Mehuli wins silver in 10m air rifle, bronze for Chandela

Mehuli Ghosh shot 10.9 to take the final into a shoot-off with Singapore’s Martina Lindsay Veloso.

Silver medal winner Mehuli Ghosh (left) and bronze medallist Apurvi Chandela (right) pose for the cameras along with gold medallist, Singapore's Martina Lindsay Veloso.   -  Getty Images

Young Mehuli Ghosh made her presence felt at the Commonwealth Games on Monday, coming so near to a second gold medal for India at the Belmont shooting centre, Brisbane.


There is no denying the fact that Martina Lindsay Viloso, representing Singapore, was the best on any account among all the eight who took part in the women’s 10m air rifle final. But then, Mehuli, who was fifth after qualification, came back in such style and was almost on the verge of getting to the top of the podium before losing out in a gut wrenching shoot off. In the qualification, it was defending champion Apurvi Chandela, who led the way toppling her own Games record of 415.6 while returning a card of 423.2 following a sequence of 105.7, 105.2, 106.1 and 1062. Mehuli had finished with 413.7 (104.3, 103.7, 102.2, 103.5).

And after the initial five shots of the first stage in the final, it was this young Bengali girl, who led with 51.8, with Viloso at second spot with 51.6 and Apurvi at 51.0. But in the second round of the same stage, Viloso took over and never was to be troubled in any way until Apurvi caught up with her after the 20th shot. The two had 206.0 and Mehuli, who in between had gone to fifth place at one time, third with 205.0.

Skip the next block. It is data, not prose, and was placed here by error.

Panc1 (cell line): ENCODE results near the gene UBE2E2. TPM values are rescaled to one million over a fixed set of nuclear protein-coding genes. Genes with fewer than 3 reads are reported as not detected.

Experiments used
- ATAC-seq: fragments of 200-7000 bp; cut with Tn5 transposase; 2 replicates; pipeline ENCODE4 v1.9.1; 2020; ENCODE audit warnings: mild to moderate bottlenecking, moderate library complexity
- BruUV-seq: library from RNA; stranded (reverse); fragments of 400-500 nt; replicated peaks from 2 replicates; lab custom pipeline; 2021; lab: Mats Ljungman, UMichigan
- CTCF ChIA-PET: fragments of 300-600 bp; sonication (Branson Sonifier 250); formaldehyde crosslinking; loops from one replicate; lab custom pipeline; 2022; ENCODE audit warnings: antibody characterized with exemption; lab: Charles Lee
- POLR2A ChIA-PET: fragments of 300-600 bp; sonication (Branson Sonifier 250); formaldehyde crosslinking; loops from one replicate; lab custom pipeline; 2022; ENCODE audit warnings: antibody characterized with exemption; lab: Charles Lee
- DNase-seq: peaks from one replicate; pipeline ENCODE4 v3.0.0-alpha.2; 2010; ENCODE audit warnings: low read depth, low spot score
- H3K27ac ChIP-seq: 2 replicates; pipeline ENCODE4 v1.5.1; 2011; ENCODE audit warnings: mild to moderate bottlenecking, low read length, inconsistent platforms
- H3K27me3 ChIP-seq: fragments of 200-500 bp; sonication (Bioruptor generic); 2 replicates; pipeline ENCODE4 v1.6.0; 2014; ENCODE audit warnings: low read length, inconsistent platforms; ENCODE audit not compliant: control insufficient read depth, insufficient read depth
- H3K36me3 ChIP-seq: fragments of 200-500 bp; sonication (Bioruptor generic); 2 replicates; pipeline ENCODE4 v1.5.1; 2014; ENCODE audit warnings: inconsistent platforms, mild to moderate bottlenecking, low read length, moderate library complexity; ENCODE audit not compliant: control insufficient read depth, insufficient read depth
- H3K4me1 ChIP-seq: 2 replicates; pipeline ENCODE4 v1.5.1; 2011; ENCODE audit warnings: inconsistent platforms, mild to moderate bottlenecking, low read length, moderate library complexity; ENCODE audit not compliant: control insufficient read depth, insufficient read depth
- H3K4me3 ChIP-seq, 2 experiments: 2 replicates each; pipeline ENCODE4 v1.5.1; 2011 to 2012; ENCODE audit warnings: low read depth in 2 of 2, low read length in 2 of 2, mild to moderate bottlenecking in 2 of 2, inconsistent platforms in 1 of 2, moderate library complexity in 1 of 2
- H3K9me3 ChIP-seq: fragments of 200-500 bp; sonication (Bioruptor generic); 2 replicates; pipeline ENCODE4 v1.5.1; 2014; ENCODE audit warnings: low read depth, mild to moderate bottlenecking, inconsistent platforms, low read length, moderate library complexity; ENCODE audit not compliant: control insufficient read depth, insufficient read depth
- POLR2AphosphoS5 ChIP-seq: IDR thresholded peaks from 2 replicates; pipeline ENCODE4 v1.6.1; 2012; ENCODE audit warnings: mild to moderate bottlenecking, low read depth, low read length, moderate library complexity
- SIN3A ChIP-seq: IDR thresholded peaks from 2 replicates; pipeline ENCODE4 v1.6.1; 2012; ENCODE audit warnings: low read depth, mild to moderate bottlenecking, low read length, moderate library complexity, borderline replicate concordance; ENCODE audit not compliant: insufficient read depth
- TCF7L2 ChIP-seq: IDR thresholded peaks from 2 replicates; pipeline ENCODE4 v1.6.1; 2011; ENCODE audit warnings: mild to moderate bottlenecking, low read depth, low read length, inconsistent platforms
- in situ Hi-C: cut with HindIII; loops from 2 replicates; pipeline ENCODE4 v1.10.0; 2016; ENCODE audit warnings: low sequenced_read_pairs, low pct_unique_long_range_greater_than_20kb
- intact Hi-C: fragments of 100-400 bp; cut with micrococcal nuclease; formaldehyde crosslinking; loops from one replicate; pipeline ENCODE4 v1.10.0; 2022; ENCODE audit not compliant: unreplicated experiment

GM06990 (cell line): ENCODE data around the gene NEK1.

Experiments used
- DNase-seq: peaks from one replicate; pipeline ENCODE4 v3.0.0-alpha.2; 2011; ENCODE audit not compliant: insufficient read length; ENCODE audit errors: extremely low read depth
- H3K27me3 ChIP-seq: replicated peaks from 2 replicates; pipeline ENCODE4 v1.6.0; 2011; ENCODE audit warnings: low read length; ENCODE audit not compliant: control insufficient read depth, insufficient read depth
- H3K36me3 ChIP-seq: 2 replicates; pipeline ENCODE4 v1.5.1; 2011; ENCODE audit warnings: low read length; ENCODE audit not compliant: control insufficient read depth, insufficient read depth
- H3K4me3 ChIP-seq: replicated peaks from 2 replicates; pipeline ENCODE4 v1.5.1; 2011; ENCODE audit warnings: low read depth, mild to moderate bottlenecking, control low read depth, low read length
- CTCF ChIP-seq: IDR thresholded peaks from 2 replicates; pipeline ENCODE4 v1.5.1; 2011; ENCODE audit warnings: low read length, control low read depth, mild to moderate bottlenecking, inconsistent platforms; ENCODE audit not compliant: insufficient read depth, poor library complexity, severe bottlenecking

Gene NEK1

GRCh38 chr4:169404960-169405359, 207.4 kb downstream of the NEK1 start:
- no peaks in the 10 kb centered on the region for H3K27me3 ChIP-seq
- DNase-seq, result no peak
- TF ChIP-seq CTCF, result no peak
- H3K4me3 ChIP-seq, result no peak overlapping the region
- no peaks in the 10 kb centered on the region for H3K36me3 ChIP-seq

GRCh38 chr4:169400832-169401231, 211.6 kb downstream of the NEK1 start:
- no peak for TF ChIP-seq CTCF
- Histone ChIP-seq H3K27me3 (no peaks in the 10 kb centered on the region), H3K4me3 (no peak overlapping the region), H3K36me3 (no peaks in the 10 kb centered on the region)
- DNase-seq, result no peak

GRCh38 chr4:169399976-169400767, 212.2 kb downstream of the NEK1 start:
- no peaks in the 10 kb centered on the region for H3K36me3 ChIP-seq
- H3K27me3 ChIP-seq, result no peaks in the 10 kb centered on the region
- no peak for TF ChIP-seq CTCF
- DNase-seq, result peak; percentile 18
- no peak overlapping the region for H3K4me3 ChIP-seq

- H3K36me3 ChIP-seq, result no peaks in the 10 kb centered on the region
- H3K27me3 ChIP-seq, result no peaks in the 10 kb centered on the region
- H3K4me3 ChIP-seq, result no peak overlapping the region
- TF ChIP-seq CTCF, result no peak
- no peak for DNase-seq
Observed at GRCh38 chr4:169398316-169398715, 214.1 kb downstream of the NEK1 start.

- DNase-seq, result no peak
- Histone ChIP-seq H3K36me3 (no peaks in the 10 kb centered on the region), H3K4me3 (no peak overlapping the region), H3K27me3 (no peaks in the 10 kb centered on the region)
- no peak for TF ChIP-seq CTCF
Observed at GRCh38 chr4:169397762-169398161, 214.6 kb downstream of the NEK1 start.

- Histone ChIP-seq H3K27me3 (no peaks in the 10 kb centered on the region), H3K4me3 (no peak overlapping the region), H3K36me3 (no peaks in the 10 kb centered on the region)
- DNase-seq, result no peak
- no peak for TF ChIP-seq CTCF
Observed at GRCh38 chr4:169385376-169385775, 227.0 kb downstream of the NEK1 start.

However, Apurvi could come up with a none too satisfactory scores of 9.9 and 9.4 in her 21st and 22nd shots and thus was left to be satisfied with the bronze medal with a total of 225.3 points. Mehuli, in comparison, had scores of 10.3 and 107 and this propelled her to second spot, giving her the chance to go for the gold medal.

Yet, there was this difference of 0.8 points to catch. The Singaporean through the last round shot 10.0 and 10.4 and it was thereby left for Mehuli to score a magical 10.9 on her last shot to catch up with Viloso.

Truly, for one who was making her Games debut, it was hard ask. But the Indian did just that to force the issue into a shoot-off. Viloso responded with 10.3 but Mehuli could manage only 9.9 and thus was forced to settle for the silver. The total of the two were 247.2. Though all smiles, one could very well guess the sadness in Mehuli for having missed the gold so narrowly. “I just need to improve,” she said.

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